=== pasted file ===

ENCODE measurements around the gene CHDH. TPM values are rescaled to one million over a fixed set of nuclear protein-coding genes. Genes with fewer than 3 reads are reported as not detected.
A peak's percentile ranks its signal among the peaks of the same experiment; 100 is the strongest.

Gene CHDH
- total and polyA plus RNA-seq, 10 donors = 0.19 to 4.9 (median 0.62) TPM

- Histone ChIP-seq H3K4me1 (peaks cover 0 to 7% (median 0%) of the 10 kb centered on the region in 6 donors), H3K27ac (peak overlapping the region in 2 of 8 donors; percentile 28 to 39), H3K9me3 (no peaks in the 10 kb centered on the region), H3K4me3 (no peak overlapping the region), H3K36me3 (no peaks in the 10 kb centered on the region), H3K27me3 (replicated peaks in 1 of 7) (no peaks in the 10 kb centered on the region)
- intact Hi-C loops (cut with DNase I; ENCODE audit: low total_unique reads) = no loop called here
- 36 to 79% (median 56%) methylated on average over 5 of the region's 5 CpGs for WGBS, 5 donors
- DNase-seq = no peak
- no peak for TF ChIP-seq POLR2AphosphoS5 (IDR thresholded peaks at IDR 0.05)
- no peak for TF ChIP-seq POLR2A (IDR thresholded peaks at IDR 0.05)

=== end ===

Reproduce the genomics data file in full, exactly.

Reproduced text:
ENCODE measurements around the gene CHDH. TPM values are rescaled to one million over a fixed set of nuclear protein-coding genes. Genes with fewer than 3 reads are reported as not detected.
A peak's percentile ranks its signal among the peaks of the same experiment; 100 is the strongest.

Gene CHDH
- total and polyA plus RNA-seq, 10 donors = 0.19 to 4.9 (median 0.62) TPM

- Histone ChIP-seq H3K4me1 (peaks cover 0 to 7% (median 0%) of the 10 kb centered on the region in 6 donors), H3K27ac (peak overlapping the region in 2 of 8 donors; percentile 28 to 39), H3K9me3 (no peaks in the 10 kb centered on the region), H3K4me3 (no peak overlapping the region), H3K36me3 (no peaks in the 10 kb centered on the region), H3K27me3 (replicated peaks in 1 of 7) (no peaks in the 10 kb centered on the region)
- intact Hi-C loops (cut with DNase I; ENCODE audit: low total_unique reads) = no loop called here
- 36 to 79% (median 56%) methylated on average over 5 of the region's 5 CpGs for WGBS, 5 donors
- DNase-seq = no peak
- no peak for TF ChIP-seq POLR2AphosphoS5 (IDR thresholded peaks at IDR 0.05)
- no peak for TF ChIP-seq POLR2A (IDR thresholded peaks at IDR 0.05)